3. Where you go can vary. Training can take you to alot of different places state side and internationally. Germany, the middle east or middle America. It depends a lot on your job and if you volunteer for a deployment. We have folks from my unit in Afghanistan, Iraq, Quatar, The Arib Emirates, Germany etc. The vast majority stay right on their home base for most of their enlistment or commission. There are opportunities for schools, many are in Texas, but you can go to Cali, Alabama all over.
3 1/2. Weekends are spent training or actually doing what you have trained to do. Don't get me wrong there are meetings, and classes and BS, but that comes with the territory. On your two weeks your unit may deploy to a state side training area or you may just report to the base and work. If your unit has no deployment scheduled you can actually break the two weeks up into smaller chunks and complete them all through the year.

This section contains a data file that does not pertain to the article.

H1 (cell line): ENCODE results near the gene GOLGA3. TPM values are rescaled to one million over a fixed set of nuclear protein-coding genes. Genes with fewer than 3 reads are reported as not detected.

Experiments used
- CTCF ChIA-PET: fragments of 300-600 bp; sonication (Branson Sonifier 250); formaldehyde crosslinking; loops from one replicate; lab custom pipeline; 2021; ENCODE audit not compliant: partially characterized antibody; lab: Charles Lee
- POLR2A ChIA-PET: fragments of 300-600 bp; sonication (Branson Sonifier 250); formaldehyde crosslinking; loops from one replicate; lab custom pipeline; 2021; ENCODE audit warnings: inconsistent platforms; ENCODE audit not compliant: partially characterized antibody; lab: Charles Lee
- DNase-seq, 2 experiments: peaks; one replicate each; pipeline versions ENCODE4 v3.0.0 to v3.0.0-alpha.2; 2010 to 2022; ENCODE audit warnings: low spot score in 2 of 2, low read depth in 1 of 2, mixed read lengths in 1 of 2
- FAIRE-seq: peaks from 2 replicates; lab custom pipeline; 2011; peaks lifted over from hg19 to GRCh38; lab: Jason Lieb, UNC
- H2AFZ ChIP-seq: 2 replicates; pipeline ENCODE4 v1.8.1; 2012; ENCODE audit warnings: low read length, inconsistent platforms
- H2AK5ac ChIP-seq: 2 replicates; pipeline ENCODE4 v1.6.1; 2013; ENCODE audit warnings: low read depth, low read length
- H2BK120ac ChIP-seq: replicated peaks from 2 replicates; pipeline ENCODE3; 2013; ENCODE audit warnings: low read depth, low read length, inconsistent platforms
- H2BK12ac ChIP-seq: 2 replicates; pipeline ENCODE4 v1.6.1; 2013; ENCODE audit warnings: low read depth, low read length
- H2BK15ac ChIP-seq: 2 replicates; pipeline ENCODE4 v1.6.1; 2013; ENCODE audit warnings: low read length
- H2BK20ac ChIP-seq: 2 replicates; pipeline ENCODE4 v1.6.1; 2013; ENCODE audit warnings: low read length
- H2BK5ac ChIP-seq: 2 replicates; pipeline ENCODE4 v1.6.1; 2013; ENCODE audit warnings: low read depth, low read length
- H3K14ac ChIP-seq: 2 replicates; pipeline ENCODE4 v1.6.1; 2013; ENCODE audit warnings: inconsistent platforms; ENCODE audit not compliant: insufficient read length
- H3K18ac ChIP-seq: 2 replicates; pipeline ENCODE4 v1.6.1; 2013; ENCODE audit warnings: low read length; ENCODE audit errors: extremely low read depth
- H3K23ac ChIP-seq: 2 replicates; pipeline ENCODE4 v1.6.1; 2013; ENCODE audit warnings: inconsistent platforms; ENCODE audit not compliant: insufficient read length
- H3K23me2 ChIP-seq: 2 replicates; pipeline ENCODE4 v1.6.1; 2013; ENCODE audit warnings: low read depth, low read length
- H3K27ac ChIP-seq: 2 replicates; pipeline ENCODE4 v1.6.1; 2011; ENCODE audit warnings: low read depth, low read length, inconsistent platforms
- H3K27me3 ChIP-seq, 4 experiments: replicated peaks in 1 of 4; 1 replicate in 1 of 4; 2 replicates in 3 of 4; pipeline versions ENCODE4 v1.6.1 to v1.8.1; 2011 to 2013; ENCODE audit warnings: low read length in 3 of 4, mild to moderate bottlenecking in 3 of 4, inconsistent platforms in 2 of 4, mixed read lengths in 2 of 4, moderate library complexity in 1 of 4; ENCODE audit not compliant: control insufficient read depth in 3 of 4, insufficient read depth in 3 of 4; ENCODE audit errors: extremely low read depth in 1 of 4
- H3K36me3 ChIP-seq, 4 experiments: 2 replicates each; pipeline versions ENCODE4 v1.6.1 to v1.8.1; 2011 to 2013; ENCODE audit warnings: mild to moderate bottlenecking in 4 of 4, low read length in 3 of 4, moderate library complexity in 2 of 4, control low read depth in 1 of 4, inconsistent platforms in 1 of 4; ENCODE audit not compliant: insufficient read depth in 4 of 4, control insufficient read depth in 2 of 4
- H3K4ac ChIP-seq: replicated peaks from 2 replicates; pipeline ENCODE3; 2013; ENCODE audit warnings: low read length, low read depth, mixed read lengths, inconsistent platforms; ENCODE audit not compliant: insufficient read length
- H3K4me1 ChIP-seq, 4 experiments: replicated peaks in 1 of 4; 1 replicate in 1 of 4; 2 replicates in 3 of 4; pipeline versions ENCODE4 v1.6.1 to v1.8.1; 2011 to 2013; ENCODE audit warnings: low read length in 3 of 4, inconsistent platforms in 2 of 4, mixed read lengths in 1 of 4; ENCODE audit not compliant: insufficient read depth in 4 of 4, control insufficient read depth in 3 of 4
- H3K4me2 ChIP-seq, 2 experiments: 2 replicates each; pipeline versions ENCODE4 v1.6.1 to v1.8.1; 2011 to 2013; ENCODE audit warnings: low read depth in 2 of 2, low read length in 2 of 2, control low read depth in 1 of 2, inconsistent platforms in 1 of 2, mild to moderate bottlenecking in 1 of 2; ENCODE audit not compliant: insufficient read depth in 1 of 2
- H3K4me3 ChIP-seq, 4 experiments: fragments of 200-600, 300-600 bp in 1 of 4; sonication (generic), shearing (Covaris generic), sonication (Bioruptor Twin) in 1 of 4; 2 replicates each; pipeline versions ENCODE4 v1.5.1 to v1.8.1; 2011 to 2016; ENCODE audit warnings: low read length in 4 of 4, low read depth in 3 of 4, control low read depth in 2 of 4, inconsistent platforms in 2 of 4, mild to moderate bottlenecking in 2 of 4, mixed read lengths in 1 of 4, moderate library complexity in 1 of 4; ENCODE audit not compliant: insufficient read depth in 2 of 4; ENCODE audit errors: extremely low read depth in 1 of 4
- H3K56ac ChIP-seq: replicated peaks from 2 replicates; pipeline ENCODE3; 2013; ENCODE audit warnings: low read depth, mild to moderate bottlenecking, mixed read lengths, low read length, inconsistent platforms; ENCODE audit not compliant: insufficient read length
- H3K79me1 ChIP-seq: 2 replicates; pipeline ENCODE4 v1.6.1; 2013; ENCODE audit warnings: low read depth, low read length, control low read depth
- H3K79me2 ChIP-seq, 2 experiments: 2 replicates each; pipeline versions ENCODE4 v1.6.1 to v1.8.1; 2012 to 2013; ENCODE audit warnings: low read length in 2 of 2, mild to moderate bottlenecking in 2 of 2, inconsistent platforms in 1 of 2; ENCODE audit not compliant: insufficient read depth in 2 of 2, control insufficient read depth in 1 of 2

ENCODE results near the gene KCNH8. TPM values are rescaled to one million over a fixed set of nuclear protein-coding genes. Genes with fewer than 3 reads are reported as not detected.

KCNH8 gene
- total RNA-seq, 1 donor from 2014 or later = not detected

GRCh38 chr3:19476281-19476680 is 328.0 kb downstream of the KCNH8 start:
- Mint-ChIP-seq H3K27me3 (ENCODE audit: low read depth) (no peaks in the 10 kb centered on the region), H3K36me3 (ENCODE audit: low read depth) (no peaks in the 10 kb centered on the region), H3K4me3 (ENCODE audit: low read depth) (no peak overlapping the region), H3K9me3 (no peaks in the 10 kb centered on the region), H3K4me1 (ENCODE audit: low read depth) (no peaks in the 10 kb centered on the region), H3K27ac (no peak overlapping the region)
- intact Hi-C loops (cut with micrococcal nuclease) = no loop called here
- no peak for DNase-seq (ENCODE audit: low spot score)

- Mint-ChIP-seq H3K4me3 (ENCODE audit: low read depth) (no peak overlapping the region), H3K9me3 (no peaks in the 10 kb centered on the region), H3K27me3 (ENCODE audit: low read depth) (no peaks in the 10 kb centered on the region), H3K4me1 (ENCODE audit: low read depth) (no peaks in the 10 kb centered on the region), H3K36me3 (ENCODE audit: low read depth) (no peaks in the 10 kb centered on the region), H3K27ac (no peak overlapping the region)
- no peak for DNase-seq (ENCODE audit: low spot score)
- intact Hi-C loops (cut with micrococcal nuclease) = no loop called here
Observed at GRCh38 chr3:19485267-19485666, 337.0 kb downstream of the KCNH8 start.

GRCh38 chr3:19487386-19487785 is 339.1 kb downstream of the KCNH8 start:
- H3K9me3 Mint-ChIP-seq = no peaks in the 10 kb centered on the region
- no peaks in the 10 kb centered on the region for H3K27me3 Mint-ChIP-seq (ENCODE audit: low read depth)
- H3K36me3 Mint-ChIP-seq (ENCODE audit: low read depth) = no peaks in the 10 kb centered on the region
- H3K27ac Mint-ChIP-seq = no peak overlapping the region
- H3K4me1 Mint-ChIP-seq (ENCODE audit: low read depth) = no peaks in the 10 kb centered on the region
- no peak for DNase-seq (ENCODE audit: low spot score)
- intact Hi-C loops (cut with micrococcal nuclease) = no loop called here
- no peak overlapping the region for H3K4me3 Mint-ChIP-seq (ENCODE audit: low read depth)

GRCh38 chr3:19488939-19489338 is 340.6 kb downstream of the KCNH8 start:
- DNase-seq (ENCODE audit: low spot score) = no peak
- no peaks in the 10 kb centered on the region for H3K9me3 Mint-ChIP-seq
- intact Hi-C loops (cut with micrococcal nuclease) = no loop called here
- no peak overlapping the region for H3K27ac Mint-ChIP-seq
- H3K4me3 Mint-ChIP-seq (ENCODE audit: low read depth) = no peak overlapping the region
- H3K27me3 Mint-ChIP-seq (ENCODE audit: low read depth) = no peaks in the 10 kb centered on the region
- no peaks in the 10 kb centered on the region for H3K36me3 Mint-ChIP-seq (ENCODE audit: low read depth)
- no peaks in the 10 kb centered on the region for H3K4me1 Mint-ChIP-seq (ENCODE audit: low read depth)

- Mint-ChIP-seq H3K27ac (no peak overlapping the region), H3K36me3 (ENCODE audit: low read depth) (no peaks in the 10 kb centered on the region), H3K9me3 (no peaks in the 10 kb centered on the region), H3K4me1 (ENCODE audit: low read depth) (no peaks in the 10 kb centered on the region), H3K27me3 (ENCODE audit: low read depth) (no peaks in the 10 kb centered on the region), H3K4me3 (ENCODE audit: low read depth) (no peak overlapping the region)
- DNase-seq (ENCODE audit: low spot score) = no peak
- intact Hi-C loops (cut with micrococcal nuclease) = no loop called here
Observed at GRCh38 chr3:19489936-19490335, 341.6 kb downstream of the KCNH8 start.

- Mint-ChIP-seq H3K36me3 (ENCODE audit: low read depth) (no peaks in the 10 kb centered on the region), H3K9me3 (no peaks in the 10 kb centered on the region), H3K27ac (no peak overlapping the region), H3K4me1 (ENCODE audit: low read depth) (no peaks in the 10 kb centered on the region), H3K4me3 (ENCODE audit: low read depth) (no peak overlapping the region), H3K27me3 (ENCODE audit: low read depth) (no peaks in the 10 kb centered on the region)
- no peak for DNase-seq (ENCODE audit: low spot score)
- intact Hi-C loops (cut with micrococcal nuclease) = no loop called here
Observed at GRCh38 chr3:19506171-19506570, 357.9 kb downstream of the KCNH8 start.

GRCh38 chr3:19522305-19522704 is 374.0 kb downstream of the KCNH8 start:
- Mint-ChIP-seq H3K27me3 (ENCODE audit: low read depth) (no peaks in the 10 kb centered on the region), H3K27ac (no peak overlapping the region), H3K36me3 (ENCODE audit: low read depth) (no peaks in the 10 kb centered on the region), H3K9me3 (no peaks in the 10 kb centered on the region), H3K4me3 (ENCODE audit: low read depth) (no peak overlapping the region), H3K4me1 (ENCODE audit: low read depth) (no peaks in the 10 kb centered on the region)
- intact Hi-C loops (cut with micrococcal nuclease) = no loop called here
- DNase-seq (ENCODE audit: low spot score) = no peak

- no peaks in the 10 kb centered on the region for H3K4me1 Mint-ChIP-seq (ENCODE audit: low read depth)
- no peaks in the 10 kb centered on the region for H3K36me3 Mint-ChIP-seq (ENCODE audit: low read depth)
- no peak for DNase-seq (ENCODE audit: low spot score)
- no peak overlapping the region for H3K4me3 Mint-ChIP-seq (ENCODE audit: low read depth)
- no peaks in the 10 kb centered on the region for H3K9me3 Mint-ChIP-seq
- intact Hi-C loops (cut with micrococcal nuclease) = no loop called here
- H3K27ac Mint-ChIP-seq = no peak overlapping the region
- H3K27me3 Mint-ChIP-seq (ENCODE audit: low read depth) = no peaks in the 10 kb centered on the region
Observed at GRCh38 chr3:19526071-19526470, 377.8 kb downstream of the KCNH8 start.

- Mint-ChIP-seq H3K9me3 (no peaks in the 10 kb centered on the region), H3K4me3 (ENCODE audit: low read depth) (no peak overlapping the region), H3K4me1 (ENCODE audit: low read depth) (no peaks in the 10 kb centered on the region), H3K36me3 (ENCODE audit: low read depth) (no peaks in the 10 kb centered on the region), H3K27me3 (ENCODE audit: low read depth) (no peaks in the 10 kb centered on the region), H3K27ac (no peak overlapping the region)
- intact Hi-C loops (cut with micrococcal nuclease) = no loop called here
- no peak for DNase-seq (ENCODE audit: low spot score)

4. I think it's a great choice, you get paid, you learn, train etc and you will be eligible for benes and a retirement if you put in the time. Only part time job I know of with those kind of rewards. It's not for everyone though. So research, go to the base with the recruiters and meet some of the people who are doing the job you are interested in. Then try and get some time with them without the recruiter and ask them what it's all about and if they like it. It's not all great and you need to know that going in , but it's not all bad either and at least for me the positives outweigh the negatives. Good Luck with your decision! :D
 

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Discussion Starter · #7 ·
i have no military experience so i have no idea what jobs there are. wouldent mind rideing around in a tank,i might like that.